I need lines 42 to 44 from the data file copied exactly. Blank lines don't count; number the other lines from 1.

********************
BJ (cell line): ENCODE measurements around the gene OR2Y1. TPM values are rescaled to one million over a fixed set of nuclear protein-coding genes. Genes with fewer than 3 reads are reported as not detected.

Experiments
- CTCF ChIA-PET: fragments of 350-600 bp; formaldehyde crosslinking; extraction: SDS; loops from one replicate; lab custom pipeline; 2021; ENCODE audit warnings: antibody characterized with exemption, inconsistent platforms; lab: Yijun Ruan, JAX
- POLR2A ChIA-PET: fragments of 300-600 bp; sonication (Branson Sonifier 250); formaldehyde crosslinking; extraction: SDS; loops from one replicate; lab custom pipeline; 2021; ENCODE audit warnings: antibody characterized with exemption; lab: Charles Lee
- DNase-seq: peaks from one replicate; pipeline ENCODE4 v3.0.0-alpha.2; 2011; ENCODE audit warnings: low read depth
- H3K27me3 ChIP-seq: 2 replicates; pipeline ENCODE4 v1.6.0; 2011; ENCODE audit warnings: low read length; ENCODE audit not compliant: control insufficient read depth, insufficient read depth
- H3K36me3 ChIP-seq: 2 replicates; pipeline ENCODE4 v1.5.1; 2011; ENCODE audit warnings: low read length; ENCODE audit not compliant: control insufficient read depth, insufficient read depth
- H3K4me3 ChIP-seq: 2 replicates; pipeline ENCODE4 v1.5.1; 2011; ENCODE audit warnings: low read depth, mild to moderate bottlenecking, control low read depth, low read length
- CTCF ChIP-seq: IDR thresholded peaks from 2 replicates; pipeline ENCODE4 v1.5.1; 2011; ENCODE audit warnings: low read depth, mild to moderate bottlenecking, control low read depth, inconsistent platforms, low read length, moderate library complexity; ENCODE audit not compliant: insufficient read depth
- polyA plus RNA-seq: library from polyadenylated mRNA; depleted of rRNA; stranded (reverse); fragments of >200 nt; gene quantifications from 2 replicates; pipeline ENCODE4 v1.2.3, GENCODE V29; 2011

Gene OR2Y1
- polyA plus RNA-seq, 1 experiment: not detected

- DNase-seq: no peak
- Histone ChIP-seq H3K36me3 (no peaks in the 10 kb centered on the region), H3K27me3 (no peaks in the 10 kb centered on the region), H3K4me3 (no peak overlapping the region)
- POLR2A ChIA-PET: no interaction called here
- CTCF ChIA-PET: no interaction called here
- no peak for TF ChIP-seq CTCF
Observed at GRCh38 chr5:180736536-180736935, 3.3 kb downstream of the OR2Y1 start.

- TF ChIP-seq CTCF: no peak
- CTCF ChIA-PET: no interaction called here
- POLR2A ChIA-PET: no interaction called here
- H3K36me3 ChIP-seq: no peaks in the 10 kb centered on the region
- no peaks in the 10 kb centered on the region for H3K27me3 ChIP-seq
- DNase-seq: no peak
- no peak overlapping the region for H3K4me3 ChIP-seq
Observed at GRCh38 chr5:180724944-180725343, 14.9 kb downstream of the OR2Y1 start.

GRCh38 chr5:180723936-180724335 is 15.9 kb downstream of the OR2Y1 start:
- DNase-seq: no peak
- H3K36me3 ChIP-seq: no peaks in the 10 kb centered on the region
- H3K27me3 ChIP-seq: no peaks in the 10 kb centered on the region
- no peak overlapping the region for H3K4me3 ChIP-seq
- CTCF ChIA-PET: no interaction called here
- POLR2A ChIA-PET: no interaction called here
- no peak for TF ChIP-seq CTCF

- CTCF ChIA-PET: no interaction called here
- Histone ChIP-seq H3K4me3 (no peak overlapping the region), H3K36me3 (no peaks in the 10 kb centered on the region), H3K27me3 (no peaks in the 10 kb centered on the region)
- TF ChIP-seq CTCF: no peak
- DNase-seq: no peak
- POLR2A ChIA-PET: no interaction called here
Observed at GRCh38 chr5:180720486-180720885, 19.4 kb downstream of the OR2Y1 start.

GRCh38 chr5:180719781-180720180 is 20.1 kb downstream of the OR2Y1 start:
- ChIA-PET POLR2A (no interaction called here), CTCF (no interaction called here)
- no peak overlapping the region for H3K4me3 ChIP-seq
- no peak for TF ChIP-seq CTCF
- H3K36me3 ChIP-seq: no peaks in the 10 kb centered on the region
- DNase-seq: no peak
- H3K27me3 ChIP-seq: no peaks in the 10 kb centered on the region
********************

- ChIA-PET POLR2A (no interaction called here), CTCF (no interaction called here)
- no peak overlapping the region for H3K4me3 ChIP-seq
- no peak for TF ChIP-seq CTCF